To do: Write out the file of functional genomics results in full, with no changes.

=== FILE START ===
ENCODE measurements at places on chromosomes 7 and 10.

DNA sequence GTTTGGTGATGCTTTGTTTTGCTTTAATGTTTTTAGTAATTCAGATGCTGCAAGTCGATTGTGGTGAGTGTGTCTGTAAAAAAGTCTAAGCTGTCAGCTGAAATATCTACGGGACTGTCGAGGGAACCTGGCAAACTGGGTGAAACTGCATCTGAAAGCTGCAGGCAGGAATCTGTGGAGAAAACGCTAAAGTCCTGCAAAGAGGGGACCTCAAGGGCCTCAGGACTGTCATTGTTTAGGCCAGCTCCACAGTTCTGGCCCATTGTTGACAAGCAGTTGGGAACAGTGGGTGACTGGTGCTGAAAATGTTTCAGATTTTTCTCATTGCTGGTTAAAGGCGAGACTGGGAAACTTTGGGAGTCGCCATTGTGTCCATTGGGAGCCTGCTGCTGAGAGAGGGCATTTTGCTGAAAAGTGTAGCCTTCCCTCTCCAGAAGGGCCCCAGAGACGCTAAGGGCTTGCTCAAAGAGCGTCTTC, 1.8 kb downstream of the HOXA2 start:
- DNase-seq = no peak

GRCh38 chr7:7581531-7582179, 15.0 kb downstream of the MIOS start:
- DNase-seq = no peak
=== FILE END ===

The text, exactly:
ENCODE measurements at places on chromosomes 7 and 10.

DNA sequence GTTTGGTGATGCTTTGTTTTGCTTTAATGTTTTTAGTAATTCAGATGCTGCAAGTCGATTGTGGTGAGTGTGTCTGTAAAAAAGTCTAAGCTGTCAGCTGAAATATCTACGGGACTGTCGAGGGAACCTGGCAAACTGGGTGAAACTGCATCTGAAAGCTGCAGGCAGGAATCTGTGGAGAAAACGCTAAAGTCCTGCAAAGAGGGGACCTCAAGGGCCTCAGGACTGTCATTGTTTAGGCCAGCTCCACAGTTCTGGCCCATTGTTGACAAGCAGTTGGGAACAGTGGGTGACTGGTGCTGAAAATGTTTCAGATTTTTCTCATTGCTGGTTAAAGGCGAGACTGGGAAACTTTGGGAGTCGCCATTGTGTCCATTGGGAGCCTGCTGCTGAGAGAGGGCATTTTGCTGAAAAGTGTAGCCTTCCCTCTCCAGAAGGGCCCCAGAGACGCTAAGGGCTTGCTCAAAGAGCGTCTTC, 1.8 kb downstream of the HOXA2 start:
- DNase-seq = no peak

GRCh38 chr7:7581531-7582179, 15.0 kb downstream of the MIOS start:
- DNase-seq = no peak